By Neal Karlen
For good or ill, it's baseball season again. Baseball makes me think of long, languid evenings spent under a clear night sky. I think of T-shirts and shorts, freshly shorn grass, hot dogs and cold beer. And I think of friendship.
In this part of the country, nights don't get languid until July. I have never wanted to wait until the end of winter to see big league baseball. And so, ever since college, a few close friends and I made a tradition of heading south in the spring for an early taste of the best of summer. For me, spring training was also the best of baseball, shared with the best of old comrades.
Back in the 1980s, spring training fans were a mismatched amalgam of baseball cranks, footloose hipsters and intellectuals on sabbatical. The carnival atmosphere was a major part of the appeal. During a weeklong visit to Arizona or Florida, fans could count on a close encounter with one celebrated baseball personality or another passing through the Little League-sized surroundings.
But by the 1990s, spring training had hit the big time. The bandbox stadiums were largely replaced by modern and colorless baseball facilities designed to insulate players from the influx of well-scrubbed fans who swarmed there each March.
And we changed, too. Old friends became busy with family and life. Our spring training tradition fell away.
But then, just a couple of years ago, a friend I hadn't seen in 25 years invited me to join him and several men I didn't know on their annual baseball pilgrimage. So a new tradition started. And where I once only attended spring training with old friends, the preseason games are now where I gather with men I barely know to share — and not share — the meaning of our lives.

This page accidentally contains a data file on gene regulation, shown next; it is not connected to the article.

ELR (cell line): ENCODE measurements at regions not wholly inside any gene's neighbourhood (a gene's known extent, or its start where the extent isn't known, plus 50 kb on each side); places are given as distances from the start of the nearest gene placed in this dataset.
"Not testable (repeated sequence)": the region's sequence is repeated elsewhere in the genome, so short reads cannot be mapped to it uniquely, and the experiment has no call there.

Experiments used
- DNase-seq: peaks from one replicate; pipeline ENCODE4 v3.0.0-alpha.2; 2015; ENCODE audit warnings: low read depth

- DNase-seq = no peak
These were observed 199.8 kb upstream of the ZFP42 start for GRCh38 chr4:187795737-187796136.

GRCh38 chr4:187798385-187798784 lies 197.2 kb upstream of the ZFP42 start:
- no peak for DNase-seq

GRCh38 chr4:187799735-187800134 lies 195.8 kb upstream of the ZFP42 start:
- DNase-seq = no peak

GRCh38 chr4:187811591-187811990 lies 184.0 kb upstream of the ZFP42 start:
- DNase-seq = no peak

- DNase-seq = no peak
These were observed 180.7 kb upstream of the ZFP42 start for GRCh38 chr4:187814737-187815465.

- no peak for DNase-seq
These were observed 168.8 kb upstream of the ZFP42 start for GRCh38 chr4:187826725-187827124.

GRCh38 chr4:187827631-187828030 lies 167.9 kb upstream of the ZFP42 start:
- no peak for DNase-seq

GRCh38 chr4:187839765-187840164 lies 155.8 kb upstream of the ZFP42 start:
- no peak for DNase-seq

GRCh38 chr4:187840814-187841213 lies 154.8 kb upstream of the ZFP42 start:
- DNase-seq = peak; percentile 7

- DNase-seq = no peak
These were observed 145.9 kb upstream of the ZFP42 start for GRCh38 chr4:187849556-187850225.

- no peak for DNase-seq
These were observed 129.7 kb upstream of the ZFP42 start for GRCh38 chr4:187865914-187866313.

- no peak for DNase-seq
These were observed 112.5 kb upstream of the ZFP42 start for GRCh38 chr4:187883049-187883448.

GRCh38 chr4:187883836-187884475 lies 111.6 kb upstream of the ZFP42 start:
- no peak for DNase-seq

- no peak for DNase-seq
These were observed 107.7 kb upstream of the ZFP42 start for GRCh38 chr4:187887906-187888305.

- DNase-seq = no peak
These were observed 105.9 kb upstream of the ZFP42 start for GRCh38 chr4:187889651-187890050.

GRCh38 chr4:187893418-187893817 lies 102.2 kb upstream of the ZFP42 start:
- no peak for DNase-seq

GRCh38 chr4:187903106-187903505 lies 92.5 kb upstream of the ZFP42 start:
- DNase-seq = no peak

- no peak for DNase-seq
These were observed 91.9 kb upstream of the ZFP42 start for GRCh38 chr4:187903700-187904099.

My scorecards indicate I saw five games in three days last month, featuring 10 different teams scoring 47 runs. Yet a few days later, I remembered almost nothing about the games. What I recall instead is being in the company of more than 20 men, whom I only see once a year. The rules are simple: no golf, no shaving and a $5 fine for any whining ... about anything.
What hit me years before I hooked up with this group is how hard it seemed for me and other men I knew to make new friends as adults. Virtually all my male friends were made by the time I was 25. Yet at spring training, midlife male friends are made, and I think that's the magic of the trip. It's a brave new world where men allow themselves to talk about real things — or nothing at all, except the prospects of Joe Mauer's kneecaps holding up through May. Conversation can be as superficial or as deep as we desire, without recrimination or judgment.
In spring training, anything seems possible. Yet when the home season actually started this week, I passed on the chance to attend opening day with a few pals I've known for decades. My baseball season has already been played, magically, in the company of friends.